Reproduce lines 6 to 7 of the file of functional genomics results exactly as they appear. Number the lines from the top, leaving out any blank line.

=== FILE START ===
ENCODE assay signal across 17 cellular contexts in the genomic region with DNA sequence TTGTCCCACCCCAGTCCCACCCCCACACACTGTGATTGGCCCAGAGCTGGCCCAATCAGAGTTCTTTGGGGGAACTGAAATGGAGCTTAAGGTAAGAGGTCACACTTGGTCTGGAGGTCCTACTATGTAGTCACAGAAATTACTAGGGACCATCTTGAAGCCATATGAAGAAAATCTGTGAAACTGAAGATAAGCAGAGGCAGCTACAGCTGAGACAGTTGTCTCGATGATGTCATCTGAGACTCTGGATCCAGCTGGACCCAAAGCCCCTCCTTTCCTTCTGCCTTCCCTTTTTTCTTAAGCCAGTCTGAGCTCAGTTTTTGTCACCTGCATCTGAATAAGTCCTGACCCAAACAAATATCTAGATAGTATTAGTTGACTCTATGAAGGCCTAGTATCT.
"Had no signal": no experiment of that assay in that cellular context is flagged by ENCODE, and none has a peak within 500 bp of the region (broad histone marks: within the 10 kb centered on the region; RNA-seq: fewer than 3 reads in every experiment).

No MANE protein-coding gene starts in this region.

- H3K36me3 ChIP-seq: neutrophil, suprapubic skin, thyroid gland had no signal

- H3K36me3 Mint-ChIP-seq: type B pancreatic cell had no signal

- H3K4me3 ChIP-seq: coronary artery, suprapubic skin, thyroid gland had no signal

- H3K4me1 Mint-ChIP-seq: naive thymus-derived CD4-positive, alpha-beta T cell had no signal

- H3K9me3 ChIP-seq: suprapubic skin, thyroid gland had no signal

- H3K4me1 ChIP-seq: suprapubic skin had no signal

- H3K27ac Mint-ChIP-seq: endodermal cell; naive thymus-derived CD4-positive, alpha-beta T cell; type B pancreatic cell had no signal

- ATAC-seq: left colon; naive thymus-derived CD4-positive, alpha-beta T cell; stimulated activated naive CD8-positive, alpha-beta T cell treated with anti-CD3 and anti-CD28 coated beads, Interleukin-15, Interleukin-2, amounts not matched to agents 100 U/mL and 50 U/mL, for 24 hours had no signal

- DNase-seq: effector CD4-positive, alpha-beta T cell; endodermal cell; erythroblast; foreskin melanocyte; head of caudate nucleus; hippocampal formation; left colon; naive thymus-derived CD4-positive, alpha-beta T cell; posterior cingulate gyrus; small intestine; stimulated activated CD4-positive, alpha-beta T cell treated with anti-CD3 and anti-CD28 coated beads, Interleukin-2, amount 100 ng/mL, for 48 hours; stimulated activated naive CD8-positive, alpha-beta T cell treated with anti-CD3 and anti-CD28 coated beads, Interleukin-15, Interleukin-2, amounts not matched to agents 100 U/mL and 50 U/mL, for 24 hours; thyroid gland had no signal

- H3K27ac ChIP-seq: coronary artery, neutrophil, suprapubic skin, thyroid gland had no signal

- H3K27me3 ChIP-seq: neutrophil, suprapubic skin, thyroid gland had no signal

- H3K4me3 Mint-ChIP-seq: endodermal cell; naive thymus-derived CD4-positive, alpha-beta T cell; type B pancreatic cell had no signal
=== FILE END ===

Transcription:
- H3K4me3 ChIP-seq: coronary artery, suprapubic skin, thyroid gland had no signal

- H3K4me1 Mint-ChIP-seq: naive thymus-derived CD4-positive, alpha-beta T cell had no signal